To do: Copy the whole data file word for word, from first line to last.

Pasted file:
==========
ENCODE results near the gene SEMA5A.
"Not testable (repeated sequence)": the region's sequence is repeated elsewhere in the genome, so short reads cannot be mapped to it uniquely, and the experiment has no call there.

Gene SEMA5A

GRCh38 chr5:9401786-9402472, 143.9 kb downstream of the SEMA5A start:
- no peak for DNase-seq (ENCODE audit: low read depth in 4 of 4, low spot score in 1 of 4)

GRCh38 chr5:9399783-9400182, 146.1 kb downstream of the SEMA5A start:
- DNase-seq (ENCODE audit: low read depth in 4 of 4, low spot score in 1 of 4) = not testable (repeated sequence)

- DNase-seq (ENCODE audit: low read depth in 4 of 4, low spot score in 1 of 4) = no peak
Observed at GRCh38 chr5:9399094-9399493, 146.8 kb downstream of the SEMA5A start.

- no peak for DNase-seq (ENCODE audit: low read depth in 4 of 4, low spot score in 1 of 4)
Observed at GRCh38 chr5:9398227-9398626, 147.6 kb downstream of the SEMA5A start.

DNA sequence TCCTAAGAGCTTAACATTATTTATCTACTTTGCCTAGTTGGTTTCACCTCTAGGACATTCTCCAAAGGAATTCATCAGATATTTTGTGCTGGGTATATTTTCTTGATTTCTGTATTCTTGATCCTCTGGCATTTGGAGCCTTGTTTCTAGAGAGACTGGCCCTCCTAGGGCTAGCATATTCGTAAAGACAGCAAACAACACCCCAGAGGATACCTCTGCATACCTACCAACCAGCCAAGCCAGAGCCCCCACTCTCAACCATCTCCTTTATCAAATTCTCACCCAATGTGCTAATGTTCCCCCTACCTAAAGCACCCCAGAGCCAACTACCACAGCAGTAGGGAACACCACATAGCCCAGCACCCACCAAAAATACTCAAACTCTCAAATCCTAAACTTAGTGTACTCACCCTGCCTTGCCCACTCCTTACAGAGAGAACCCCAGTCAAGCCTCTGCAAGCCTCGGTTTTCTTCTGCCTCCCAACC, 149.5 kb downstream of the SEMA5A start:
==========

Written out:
ENCODE results near the gene SEMA5A.
"Not testable (repeated sequence)": the region's sequence is repeated elsewhere in the genome, so short reads cannot be mapped to it uniquely, and the experiment has no call there.

Gene SEMA5A

GRCh38 chr5:9401786-9402472, 143.9 kb downstream of the SEMA5A start:
- no peak for DNase-seq (ENCODE audit: low read depth in 4 of 4, low spot score in 1 of 4)

GRCh38 chr5:9399783-9400182, 146.1 kb downstream of the SEMA5A start:
- DNase-seq (ENCODE audit: low read depth in 4 of 4, low spot score in 1 of 4) = not testable (repeated sequence)

- DNase-seq (ENCODE audit: low read depth in 4 of 4, low spot score in 1 of 4) = no peak
Observed at GRCh38 chr5:9399094-9399493, 146.8 kb downstream of the SEMA5A start.

- no peak for DNase-seq (ENCODE audit: low read depth in 4 of 4, low spot score in 1 of 4)
Observed at GRCh38 chr5:9398227-9398626, 147.6 kb downstream of the SEMA5A start.

DNA sequence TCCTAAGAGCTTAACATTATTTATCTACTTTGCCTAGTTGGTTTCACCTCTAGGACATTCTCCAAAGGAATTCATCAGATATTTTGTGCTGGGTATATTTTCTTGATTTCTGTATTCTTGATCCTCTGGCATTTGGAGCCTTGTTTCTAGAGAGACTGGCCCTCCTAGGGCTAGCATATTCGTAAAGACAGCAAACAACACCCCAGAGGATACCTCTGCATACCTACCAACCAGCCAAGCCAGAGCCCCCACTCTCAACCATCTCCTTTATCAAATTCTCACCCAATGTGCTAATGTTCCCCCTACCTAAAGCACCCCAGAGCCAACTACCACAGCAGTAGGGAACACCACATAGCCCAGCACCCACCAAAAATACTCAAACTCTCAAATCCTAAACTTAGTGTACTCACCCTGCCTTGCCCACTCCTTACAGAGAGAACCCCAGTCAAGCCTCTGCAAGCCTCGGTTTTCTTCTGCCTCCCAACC, 149.5 kb downstream of the SEMA5A start: